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Men's homeless shelter at full capacity

How does a person go from owning his own business one day to living in a homeless shelter the next?
According to one resident at the men’s homeless shelter in McMinnville, the answer is fairly easily.
“You hear the economy is getting stronger and jobs are becoming available, but we are not seeing it in this area yet. There are a couple of companies that are hiring, but the economy is still bottomed out,” said Ron Johnson, manager of Lighthouse Full Circle Men’s Shelter located near the fairgrounds at the old animal shelter on Collie Lane.
Mark Bishop had been a chef in Maine for 30 years when his mother died and his brother in Tennessee convinced him to pool their inheritance to purchase a house together.
“My mother had cancer and I took care of her for five years,” said Bishop. “After she died, I gave my brother my money. After he closed on the house, he threw me out.
“I slept in my car for 22 days. I had juice to drink. If I ate anything, I had to waste gas driving to a gas station or to Walmart to use the bathroom. I had $400 saved and would take showers at a truck stop but it cost $7 every time I took a shower. It also cost about $5 to do my laundry.”
Bishop is trying to get disability due to health problems, including diabetes. He also takes nitroglycerin for his heart, is on blood thinner and has an inhaler.
“It is almost impossible to get a job cooking if the employer knows about your health problems because of the insurance,” said Bishop.
Another homeless shelter resident, who does not want to be identified, said he had owned a bricklaying business in Missouri for 15 years. He ended up in McMinnville thinking he would be moving in with friends. But, the situation in the house he would have been moving into was not a good one, which led him to the shelter.
“When the economy bottomed out, there was no construction happening,” he said. “No construction meant no brick to lay. I went from making $20 to $50 an hour to poverty level. I have never been in a shelter before. It is a good place for people wanting to get on their own two feet.”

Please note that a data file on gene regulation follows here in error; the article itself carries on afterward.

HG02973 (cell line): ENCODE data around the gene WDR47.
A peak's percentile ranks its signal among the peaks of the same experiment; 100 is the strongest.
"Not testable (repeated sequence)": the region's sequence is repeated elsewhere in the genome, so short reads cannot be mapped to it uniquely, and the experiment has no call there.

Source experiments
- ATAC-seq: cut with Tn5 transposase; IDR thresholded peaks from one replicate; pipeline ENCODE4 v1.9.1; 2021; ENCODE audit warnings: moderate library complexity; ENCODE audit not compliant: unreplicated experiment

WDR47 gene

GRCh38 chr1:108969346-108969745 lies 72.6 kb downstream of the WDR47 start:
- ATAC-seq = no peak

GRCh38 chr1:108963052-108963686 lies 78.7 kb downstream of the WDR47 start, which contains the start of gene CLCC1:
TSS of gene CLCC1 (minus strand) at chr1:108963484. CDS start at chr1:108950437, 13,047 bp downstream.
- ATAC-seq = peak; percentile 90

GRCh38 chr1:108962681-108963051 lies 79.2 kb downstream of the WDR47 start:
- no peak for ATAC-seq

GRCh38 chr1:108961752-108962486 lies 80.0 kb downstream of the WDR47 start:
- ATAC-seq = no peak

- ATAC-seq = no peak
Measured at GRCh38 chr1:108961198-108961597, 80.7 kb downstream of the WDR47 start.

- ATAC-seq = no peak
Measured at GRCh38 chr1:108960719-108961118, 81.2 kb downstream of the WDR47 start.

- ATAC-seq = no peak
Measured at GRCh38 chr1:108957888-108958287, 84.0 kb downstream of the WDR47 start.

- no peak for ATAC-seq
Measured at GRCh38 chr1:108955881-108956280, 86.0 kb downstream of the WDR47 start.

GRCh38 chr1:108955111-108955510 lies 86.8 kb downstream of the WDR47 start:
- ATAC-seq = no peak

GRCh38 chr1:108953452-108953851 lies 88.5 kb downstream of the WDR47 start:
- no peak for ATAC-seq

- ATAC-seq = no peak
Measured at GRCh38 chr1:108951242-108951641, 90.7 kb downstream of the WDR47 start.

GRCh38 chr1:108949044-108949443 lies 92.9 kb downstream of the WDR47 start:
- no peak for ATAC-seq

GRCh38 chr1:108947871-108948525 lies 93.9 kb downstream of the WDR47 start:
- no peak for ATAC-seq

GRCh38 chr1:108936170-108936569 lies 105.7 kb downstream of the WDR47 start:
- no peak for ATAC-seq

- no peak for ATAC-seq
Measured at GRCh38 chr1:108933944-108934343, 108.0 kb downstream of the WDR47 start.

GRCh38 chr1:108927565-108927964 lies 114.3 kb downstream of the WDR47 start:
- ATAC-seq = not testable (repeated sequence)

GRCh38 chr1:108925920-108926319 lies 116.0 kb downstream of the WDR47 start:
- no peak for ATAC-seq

Johnson has seen several homeless shelter residents come and go during his time as manager.
“It seems like there are hardly ever two stories the same,” Johnson said. “We have 13 men here now and they will have 13 different stories. Almost all have lost their jobs, then lost their families, then they have no where to stay. Some are coming out of jail and do not want to get in the same situation and run with people who got them in jail.
“One husband and wife split up. The wife got the home. The man had no home and no job. They need to get in a position where they can self-sustain themselves. Some have court costs and major debts. We help them get to where they can pay off their debts. They must pay off debts,” Johnson said.
Another shelter resident said he made some bad decisions, both personal and financial, which led him to become homeless. “It has been a great help to be here. Without it, I would be sleeping in my car. Ron runs a tight ship. This place is structured and you must get a job,” he said.
Johnson said, “I’ve always felt it’s not a bad thing to be homeless. Circumstances happen. So many people today have jobs, but if they lose that job, they are only one or two paychecks away from being homeless.”